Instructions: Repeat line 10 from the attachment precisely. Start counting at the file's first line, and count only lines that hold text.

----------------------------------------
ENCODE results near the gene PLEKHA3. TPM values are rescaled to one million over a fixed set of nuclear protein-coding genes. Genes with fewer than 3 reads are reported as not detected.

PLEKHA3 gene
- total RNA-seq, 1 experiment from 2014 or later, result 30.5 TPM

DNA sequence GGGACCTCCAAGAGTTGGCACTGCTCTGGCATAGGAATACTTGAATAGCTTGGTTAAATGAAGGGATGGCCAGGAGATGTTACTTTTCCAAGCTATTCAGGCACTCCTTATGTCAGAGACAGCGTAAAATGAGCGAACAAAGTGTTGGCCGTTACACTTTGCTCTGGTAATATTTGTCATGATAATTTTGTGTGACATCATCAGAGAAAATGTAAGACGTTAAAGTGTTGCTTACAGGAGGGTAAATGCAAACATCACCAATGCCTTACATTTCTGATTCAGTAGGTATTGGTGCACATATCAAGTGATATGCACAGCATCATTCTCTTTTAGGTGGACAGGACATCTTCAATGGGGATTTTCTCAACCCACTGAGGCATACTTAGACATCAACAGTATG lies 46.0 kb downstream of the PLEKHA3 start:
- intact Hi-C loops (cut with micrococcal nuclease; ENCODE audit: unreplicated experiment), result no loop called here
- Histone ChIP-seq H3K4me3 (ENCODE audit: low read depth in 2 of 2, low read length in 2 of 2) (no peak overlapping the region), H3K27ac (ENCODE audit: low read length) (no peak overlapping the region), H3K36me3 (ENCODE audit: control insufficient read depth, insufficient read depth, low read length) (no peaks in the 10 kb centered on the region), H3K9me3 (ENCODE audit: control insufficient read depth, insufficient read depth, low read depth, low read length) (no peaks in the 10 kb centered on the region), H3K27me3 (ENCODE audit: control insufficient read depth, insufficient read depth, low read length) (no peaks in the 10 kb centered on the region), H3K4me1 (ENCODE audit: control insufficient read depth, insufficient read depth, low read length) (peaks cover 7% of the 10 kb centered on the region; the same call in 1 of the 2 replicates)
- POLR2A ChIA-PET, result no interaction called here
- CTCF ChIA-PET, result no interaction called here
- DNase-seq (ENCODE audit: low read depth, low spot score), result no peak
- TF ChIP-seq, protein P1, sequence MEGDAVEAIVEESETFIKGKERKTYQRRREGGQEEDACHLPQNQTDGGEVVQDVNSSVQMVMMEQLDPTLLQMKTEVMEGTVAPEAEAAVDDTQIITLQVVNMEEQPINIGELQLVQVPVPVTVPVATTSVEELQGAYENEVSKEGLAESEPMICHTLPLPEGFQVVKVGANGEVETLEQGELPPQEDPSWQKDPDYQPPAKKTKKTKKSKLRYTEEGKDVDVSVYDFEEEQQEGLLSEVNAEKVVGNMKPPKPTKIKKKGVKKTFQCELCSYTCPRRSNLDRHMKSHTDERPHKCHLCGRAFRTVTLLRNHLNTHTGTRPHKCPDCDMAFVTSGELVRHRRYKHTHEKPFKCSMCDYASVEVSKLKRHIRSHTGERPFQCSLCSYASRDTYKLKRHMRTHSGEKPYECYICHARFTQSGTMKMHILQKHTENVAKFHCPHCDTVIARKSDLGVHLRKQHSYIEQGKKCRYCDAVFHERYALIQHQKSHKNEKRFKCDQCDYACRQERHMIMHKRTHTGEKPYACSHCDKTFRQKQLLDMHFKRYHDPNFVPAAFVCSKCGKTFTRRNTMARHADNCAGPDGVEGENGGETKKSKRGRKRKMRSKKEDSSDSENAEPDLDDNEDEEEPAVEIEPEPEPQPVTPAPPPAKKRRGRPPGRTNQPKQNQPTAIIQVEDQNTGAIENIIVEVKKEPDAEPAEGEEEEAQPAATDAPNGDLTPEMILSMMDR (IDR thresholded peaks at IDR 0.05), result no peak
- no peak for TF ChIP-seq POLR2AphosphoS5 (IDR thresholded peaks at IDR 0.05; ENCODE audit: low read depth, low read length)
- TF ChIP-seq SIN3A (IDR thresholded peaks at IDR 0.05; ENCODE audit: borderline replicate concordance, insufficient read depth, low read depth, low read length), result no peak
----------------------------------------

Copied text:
- TF ChIP-seq, protein P1, sequence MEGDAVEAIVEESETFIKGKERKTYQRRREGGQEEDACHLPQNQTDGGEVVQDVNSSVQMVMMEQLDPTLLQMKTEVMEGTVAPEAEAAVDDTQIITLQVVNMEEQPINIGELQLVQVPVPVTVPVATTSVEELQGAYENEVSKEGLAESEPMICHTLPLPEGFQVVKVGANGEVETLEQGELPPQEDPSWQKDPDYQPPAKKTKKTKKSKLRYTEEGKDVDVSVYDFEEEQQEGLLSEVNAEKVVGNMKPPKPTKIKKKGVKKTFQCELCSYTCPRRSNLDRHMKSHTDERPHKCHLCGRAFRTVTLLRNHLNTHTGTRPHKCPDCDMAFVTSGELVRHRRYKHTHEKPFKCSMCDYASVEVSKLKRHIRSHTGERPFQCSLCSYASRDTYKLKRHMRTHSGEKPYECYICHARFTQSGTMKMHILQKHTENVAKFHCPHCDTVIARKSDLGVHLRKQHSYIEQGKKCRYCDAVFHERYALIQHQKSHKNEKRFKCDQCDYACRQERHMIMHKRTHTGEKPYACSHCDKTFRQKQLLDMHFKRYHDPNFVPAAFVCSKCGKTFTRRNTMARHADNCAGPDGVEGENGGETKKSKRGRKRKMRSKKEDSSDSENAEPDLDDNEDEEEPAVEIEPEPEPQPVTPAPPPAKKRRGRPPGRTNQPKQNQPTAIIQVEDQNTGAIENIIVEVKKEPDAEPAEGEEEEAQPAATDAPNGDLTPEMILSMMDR (IDR thresholded peaks at IDR 0.05), result no peak